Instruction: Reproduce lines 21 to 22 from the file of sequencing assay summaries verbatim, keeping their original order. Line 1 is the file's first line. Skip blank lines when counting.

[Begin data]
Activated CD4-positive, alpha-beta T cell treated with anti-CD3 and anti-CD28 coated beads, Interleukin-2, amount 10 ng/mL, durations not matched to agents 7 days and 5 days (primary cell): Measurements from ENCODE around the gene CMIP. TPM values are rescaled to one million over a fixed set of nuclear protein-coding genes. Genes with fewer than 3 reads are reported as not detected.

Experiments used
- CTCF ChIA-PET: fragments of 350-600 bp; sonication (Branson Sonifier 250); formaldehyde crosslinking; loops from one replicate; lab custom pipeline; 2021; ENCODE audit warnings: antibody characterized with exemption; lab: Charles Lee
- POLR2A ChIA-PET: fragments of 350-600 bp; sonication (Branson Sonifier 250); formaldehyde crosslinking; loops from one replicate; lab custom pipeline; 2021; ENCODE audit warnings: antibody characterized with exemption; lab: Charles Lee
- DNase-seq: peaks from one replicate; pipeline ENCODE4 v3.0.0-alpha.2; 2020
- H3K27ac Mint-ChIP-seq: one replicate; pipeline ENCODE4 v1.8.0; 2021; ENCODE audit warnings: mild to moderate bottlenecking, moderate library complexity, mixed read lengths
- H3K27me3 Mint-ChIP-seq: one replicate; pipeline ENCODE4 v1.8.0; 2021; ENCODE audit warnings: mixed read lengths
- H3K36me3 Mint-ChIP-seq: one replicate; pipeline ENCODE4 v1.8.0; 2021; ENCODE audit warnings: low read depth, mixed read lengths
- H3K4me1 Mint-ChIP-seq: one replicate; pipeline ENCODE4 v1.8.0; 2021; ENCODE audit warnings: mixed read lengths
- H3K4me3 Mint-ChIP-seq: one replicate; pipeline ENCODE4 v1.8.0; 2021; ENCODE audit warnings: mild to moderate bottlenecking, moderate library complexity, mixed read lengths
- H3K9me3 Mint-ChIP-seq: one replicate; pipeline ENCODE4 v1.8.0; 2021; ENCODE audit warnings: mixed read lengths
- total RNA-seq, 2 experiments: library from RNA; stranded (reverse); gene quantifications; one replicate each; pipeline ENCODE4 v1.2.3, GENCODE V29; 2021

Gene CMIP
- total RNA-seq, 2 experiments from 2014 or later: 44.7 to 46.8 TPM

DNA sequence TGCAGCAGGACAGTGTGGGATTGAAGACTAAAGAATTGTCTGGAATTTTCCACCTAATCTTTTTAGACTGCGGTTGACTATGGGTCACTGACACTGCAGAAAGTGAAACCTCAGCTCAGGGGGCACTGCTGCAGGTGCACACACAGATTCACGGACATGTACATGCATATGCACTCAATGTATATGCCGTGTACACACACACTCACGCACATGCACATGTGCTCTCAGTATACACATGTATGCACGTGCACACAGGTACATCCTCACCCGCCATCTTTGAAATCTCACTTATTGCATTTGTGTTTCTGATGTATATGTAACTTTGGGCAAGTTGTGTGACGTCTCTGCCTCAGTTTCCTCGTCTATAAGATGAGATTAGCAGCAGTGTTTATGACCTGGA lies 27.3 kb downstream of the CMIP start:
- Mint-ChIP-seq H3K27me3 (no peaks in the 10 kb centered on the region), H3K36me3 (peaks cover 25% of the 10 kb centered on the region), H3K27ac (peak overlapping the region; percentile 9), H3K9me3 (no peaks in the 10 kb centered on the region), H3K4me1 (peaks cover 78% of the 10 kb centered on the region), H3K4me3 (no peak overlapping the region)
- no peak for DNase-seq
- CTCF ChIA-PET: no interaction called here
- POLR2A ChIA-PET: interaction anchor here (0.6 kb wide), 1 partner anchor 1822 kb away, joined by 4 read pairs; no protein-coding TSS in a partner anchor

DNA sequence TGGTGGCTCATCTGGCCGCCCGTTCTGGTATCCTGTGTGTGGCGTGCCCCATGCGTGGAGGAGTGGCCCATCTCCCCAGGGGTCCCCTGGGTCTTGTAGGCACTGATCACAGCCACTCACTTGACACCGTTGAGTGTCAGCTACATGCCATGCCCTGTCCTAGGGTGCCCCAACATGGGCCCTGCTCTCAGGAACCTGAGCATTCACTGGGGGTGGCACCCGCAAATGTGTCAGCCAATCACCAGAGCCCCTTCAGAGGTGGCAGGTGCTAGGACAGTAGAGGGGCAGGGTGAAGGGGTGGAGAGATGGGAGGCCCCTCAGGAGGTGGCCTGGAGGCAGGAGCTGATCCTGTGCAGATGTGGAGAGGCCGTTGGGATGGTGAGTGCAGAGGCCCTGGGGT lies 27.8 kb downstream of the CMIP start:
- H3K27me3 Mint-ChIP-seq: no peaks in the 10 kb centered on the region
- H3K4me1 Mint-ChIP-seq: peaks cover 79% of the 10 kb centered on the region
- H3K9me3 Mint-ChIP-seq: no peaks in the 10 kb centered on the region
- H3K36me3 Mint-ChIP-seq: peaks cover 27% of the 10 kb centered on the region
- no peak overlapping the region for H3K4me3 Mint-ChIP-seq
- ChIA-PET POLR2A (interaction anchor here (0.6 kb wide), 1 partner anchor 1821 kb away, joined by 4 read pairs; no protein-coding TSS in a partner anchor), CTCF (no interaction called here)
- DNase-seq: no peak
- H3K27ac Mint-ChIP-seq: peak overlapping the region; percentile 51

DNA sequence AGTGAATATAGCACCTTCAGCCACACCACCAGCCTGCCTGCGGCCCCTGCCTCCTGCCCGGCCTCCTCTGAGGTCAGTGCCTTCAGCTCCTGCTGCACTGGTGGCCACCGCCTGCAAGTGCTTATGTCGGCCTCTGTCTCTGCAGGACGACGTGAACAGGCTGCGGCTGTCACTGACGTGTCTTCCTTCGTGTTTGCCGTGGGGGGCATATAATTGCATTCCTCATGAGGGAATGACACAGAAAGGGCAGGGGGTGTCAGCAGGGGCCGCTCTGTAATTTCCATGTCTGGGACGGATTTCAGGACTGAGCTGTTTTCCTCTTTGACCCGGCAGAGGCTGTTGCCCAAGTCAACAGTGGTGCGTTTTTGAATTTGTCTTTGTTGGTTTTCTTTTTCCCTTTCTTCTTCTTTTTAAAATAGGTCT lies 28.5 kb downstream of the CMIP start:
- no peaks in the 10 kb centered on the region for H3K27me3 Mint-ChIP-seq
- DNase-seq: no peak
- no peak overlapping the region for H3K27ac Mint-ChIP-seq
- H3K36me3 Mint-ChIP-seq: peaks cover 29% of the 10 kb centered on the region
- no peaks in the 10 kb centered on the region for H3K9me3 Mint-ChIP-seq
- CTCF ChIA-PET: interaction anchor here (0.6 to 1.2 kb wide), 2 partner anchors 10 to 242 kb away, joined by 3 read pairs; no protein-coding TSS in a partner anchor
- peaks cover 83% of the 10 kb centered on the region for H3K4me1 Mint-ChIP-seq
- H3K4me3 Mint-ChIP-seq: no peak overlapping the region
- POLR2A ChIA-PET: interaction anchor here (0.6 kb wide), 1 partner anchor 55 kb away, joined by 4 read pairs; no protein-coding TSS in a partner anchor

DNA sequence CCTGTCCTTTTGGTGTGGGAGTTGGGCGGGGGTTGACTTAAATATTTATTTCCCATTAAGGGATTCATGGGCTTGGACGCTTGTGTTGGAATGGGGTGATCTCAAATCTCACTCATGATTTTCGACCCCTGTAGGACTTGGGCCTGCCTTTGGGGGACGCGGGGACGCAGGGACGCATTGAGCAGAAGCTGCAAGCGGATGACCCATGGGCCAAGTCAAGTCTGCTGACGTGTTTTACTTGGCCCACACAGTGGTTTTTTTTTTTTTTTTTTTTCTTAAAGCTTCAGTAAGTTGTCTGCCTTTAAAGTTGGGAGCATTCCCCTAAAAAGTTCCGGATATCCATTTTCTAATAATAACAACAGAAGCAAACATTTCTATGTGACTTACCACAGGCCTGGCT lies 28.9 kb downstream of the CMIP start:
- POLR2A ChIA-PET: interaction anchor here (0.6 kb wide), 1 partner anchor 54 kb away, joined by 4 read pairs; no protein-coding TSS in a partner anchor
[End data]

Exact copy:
- H3K27me3 Mint-ChIP-seq: no peaks in the 10 kb centered on the region
- H3K4me1 Mint-ChIP-seq: peaks cover 79% of the 10 kb centered on the region